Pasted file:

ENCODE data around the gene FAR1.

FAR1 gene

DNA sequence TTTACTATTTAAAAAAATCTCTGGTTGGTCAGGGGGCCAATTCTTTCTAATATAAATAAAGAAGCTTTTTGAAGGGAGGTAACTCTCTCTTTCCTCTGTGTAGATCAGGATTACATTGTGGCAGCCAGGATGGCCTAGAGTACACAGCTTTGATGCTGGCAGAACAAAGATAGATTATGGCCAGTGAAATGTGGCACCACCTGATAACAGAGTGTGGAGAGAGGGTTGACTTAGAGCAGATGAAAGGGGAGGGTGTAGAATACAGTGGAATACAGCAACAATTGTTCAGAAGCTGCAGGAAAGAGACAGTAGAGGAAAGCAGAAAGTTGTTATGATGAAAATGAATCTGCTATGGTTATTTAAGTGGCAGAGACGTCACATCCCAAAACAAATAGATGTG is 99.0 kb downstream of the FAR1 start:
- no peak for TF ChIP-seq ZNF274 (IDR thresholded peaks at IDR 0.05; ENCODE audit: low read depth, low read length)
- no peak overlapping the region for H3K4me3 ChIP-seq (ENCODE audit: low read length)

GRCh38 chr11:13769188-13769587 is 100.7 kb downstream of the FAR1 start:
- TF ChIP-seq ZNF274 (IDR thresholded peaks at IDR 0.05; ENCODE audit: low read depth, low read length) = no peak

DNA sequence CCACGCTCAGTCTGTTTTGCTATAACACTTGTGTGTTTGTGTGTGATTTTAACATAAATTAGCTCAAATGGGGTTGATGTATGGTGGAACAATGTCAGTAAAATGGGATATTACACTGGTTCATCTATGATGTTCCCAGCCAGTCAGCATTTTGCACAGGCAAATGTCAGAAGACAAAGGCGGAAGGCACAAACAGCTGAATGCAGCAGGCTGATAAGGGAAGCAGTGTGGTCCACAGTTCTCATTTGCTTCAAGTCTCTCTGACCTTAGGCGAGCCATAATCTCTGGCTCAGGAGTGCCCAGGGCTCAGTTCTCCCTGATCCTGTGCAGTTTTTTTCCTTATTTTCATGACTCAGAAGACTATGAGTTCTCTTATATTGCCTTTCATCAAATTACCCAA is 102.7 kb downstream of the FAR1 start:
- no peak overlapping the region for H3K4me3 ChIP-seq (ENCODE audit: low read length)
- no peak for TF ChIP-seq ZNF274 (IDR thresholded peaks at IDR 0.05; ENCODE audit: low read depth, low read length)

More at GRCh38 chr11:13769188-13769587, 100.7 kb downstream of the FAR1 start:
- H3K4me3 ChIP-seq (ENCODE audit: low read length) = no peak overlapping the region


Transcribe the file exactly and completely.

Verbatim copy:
ENCODE data around the gene FAR1.

FAR1 gene

DNA sequence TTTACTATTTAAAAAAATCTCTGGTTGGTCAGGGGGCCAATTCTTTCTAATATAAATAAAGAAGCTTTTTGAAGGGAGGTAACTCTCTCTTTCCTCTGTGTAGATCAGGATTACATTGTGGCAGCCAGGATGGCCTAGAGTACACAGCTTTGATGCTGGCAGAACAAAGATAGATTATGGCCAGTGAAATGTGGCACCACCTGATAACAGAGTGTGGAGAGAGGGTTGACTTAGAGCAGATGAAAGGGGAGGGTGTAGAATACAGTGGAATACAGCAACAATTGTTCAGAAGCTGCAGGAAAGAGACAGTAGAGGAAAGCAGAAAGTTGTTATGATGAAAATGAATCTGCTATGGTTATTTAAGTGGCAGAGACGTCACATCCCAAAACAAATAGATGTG is 99.0 kb downstream of the FAR1 start:
- no peak for TF ChIP-seq ZNF274 (IDR thresholded peaks at IDR 0.05; ENCODE audit: low read depth, low read length)
- no peak overlapping the region for H3K4me3 ChIP-seq (ENCODE audit: low read length)

GRCh38 chr11:13769188-13769587 is 100.7 kb downstream of the FAR1 start:
- TF ChIP-seq ZNF274 (IDR thresholded peaks at IDR 0.05; ENCODE audit: low read depth, low read length) = no peak

DNA sequence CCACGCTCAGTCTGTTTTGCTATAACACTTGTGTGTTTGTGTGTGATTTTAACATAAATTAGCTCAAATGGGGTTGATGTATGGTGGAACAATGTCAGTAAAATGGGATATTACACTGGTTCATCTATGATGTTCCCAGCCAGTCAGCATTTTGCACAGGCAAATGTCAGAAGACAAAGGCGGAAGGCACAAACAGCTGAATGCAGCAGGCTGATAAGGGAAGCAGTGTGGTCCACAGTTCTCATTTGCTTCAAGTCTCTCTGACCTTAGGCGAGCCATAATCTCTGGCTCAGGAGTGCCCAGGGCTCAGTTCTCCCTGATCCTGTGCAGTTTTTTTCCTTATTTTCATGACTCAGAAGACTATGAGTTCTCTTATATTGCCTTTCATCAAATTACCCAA is 102.7 kb downstream of the FAR1 start:
- no peak overlapping the region for H3K4me3 ChIP-seq (ENCODE audit: low read length)
- no peak for TF ChIP-seq ZNF274 (IDR thresholded peaks at IDR 0.05; ENCODE audit: low read depth, low read length)

More at GRCh38 chr11:13769188-13769587, 100.7 kb downstream of the FAR1 start:
- H3K4me3 ChIP-seq (ENCODE audit: low read length) = no peak overlapping the region